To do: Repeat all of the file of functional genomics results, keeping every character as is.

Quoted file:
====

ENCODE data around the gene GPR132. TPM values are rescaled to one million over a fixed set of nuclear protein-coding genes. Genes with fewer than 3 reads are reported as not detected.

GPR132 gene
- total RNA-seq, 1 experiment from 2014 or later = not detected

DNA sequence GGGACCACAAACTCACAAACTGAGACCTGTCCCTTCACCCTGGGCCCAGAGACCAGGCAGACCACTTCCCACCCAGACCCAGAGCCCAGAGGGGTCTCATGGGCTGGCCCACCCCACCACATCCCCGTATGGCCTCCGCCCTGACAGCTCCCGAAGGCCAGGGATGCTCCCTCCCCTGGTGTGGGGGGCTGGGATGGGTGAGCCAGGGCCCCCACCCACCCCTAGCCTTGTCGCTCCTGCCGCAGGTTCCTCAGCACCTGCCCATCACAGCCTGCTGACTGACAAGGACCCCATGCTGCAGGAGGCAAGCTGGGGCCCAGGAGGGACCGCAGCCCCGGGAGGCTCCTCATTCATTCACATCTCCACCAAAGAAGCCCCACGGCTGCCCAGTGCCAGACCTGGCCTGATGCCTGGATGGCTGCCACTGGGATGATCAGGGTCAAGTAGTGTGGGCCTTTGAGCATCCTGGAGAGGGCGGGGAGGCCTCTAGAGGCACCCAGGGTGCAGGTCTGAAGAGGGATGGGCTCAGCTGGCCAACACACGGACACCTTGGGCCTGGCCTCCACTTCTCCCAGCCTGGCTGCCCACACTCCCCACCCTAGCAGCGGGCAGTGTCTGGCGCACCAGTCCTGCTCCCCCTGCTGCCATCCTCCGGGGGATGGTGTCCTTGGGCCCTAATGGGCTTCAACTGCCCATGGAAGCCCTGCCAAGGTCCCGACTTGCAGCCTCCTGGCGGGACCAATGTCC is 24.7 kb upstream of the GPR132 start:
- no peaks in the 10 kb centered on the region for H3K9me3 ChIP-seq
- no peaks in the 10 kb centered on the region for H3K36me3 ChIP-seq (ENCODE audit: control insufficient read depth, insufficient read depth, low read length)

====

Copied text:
ENCODE data around the gene GPR132. TPM values are rescaled to one million over a fixed set of nuclear protein-coding genes. Genes with fewer than 3 reads are reported as not detected.

GPR132 gene
- total RNA-seq, 1 experiment from 2014 or later = not detected

DNA sequence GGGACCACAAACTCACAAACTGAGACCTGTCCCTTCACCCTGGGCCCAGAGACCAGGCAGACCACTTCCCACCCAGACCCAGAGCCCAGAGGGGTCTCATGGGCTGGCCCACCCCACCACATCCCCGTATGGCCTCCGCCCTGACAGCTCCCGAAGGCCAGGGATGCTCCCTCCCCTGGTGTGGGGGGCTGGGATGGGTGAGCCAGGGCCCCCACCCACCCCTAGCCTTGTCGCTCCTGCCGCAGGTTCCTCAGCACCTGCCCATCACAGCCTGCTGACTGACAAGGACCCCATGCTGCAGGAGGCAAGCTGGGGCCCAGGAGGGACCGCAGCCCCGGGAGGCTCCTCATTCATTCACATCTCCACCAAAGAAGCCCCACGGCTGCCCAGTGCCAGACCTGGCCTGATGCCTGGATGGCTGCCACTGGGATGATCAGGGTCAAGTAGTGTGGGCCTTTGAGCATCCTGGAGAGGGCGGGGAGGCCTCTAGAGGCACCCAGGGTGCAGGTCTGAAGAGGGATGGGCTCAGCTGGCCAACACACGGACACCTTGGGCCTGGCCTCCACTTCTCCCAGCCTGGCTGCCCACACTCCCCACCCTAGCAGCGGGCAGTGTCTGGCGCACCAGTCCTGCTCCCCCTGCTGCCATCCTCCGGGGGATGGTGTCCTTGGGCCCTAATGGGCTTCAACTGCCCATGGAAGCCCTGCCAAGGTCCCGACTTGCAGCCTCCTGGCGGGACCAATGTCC is 24.7 kb upstream of the GPR132 start:
- no peaks in the 10 kb centered on the region for H3K9me3 ChIP-seq
- no peaks in the 10 kb centered on the region for H3K36me3 ChIP-seq (ENCODE audit: control insufficient read depth, insufficient read depth, low read length)